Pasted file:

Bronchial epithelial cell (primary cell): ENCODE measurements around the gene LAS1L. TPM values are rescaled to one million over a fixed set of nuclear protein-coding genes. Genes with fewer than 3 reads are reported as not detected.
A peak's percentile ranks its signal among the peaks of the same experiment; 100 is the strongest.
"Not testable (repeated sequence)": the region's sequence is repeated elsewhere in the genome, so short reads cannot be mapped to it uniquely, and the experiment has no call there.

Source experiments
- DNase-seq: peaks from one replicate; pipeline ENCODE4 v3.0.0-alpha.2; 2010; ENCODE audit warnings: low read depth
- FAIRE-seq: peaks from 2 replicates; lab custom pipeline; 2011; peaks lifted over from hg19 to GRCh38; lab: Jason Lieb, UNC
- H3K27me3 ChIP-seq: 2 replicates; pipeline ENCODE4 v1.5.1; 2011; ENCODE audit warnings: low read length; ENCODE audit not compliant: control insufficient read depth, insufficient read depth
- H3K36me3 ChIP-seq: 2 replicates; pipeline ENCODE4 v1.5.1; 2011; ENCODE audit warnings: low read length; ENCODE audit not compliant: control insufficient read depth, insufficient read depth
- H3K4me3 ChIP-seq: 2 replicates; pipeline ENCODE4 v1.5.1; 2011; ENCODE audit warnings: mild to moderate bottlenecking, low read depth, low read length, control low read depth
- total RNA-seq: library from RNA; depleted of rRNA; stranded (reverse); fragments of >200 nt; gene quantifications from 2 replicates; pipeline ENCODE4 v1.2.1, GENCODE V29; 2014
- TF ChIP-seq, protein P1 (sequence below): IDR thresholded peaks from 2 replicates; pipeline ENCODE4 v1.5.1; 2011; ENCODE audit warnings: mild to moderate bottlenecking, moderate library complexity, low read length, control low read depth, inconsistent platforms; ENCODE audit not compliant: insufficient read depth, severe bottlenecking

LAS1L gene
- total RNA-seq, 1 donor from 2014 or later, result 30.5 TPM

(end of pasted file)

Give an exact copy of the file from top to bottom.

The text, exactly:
Bronchial epithelial cell (primary cell): ENCODE measurements around the gene LAS1L. TPM values are rescaled to one million over a fixed set of nuclear protein-coding genes. Genes with fewer than 3 reads are reported as not detected.
A peak's percentile ranks its signal among the peaks of the same experiment; 100 is the strongest.
"Not testable (repeated sequence)": the region's sequence is repeated elsewhere in the genome, so short reads cannot be mapped to it uniquely, and the experiment has no call there.

Source experiments
- DNase-seq: peaks from one replicate; pipeline ENCODE4 v3.0.0-alpha.2; 2010; ENCODE audit warnings: low read depth
- FAIRE-seq: peaks from 2 replicates; lab custom pipeline; 2011; peaks lifted over from hg19 to GRCh38; lab: Jason Lieb, UNC
- H3K27me3 ChIP-seq: 2 replicates; pipeline ENCODE4 v1.5.1; 2011; ENCODE audit warnings: low read length; ENCODE audit not compliant: control insufficient read depth, insufficient read depth
- H3K36me3 ChIP-seq: 2 replicates; pipeline ENCODE4 v1.5.1; 2011; ENCODE audit warnings: low read length; ENCODE audit not compliant: control insufficient read depth, insufficient read depth
- H3K4me3 ChIP-seq: 2 replicates; pipeline ENCODE4 v1.5.1; 2011; ENCODE audit warnings: mild to moderate bottlenecking, low read depth, low read length, control low read depth
- total RNA-seq: library from RNA; depleted of rRNA; stranded (reverse); fragments of >200 nt; gene quantifications from 2 replicates; pipeline ENCODE4 v1.2.1, GENCODE V29; 2014
- TF ChIP-seq, protein P1 (sequence below): IDR thresholded peaks from 2 replicates; pipeline ENCODE4 v1.5.1; 2011; ENCODE audit warnings: mild to moderate bottlenecking, moderate library complexity, low read length, control low read depth, inconsistent platforms; ENCODE audit not compliant: insufficient read depth, severe bottlenecking

LAS1L gene
- total RNA-seq, 1 donor from 2014 or later, result 30.5 TPM